Session A: 10 a.m. / Session B: 1 p.m. / Session C (Friday/Saturday/Sunday only): 4 p.m.

Creativity Café
Families can explore Peruvian Nazca lines and create fantastical creatures while learning about Mexican folk art alebrijes.
Session A: 10 a.m. / Session B: 1 p.m. / Session C (Friday/Saturday/Sunday only): 4 p.m.

“Turnip the Volume”— From Farm to School
Oct. 16-23
Children’s Museum of Atlanta is excited to partner with Georgia Organic’s October Farm to School Month campaign: ‘Turnip the Volume!’ Visitors can learn about healthy eating on stage with a reading of Will Power’s “In the West End.” Guests will also have the chance to plant turnip seeds and have a heartbeat dance party in the Science Bar, while the Creativity Cafe will host a make-your-own healthy cookbook that kids are sure to enjoy. Georgia Organic’s October Farm to School Month campaign is a yearly statewide campaign to get kids across Georgia eating, growing and learning about a new fruit or vegetable.

CMA On Stage
Eat the Alphabet

Session A: 10 a.m. / Session B: 1 p.m. / Session C (Friday/Saturday/Sunday only): 4 p.m.

Storytime: “In the West End” by Will Power
Session A: 11 a.m. / Session B: 2 p.m. / Session C (Friday/Saturday/Sunday only): 5 p.m.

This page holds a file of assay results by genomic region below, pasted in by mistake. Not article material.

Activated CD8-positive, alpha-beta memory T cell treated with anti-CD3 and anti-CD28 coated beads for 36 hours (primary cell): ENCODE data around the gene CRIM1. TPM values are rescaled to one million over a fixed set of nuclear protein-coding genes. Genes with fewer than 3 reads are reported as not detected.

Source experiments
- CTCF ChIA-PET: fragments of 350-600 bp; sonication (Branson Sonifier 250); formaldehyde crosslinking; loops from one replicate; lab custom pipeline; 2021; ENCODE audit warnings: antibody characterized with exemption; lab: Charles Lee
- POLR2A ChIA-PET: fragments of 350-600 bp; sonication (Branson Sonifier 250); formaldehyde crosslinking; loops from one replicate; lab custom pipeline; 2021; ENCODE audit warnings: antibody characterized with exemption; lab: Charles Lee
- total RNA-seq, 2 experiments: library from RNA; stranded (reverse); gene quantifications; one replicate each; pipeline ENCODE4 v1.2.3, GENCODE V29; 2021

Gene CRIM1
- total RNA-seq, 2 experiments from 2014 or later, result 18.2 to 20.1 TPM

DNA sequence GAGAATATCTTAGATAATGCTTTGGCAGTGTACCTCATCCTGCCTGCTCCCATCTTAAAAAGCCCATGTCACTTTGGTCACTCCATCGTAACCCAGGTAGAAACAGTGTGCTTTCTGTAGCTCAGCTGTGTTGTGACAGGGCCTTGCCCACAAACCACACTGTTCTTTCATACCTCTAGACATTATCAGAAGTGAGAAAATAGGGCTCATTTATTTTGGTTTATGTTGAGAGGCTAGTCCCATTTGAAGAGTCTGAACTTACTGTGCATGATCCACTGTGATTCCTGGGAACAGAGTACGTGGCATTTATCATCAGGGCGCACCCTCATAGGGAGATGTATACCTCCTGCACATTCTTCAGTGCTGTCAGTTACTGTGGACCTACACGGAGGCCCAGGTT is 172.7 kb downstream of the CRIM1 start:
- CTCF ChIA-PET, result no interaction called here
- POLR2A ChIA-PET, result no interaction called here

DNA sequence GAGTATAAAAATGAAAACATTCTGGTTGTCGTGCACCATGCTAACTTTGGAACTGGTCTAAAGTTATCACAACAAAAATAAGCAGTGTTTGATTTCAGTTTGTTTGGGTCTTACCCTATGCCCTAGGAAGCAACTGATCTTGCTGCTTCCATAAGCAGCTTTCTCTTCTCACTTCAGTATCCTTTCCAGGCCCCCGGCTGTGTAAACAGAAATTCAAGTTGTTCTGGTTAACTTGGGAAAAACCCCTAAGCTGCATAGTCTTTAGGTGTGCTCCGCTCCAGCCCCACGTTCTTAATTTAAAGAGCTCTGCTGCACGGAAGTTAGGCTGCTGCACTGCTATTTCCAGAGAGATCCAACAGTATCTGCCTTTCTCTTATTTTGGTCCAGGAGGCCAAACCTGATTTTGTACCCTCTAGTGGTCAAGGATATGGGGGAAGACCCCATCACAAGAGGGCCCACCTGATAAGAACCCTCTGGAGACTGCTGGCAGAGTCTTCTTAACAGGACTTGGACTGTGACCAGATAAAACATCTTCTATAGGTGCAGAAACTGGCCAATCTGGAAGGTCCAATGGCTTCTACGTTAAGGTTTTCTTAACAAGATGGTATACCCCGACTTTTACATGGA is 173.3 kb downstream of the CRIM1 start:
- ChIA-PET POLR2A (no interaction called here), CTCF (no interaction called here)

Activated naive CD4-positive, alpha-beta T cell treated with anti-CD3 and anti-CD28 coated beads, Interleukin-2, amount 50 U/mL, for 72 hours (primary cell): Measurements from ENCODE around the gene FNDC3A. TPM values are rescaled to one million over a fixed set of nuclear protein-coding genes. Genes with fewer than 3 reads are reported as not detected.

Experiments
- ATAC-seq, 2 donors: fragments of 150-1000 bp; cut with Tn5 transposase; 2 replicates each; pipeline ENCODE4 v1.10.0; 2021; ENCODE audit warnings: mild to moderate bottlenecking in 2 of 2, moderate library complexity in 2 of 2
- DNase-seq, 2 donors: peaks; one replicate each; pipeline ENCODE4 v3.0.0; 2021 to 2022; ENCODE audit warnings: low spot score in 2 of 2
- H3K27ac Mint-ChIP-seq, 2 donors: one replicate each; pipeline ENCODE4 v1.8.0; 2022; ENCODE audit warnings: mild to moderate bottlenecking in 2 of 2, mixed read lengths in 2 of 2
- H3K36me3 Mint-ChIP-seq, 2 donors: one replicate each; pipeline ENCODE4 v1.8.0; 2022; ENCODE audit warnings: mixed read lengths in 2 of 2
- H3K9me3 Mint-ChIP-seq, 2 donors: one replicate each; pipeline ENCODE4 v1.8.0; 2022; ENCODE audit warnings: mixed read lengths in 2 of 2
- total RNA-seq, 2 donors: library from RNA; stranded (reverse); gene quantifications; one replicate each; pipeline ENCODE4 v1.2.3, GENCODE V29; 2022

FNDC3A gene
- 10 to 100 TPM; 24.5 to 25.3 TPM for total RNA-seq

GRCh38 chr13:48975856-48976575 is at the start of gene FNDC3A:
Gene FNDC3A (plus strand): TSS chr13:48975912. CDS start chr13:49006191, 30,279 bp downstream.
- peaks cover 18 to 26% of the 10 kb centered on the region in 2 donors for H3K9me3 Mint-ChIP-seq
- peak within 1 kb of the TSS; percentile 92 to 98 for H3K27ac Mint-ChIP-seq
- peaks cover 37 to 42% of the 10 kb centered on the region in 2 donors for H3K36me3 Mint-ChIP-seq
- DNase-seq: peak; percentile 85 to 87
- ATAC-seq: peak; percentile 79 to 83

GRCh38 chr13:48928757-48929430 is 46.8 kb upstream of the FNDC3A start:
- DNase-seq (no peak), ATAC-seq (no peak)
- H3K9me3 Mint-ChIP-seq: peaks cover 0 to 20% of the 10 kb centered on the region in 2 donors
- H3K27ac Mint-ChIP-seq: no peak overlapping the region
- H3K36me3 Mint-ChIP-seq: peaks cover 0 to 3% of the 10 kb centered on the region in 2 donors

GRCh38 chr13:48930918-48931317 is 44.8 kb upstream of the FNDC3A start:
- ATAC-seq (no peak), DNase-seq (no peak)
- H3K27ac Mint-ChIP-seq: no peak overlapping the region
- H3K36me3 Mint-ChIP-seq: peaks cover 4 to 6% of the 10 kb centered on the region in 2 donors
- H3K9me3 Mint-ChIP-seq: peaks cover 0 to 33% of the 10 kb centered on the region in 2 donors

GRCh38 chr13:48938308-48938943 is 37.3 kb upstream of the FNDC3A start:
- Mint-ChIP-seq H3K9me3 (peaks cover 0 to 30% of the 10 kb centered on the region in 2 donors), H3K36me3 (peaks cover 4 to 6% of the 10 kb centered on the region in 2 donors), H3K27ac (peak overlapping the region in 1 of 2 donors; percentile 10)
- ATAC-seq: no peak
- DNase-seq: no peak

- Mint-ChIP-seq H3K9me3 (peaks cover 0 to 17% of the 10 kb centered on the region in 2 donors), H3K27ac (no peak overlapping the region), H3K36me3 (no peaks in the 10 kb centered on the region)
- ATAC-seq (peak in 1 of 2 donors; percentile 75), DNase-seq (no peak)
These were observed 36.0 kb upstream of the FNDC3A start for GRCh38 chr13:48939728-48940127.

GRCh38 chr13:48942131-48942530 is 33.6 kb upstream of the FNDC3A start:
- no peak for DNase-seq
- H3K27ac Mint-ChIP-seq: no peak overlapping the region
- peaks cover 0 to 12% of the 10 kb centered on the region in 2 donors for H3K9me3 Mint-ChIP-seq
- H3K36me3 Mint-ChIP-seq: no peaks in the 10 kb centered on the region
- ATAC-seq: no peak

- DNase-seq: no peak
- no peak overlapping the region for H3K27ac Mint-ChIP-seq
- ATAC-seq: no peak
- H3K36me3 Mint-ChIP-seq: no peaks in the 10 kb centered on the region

Science Bar
Order up an exciting experiment from a menu of options! Junior gardeners will learn to plant turnip seeds and have a heartbeat dance party.
Session A: 10 a.m. / Session B: 1 p.m. / Session C (Friday/Saturday/Sunday only):4 p.m.

Creativity Café
Future chefs will create healthy food cookbooks and bubble wrap printed fruits and vegetables.
Session A: 10 a.m. / Session B: 1 p.m. / Session C (Friday/Saturday/Sunday only):4 p.m.

Halloween Programming
Oct. 24-31
Calling all ghosts, goblins, and ghouls! The Museum celebrates Halloween with a themed storytime and dance party. The Science Bar will feature some spooky, spidery science, and the Creativity Café will feature paper pumpkin lanterns and puffy paint ghosts.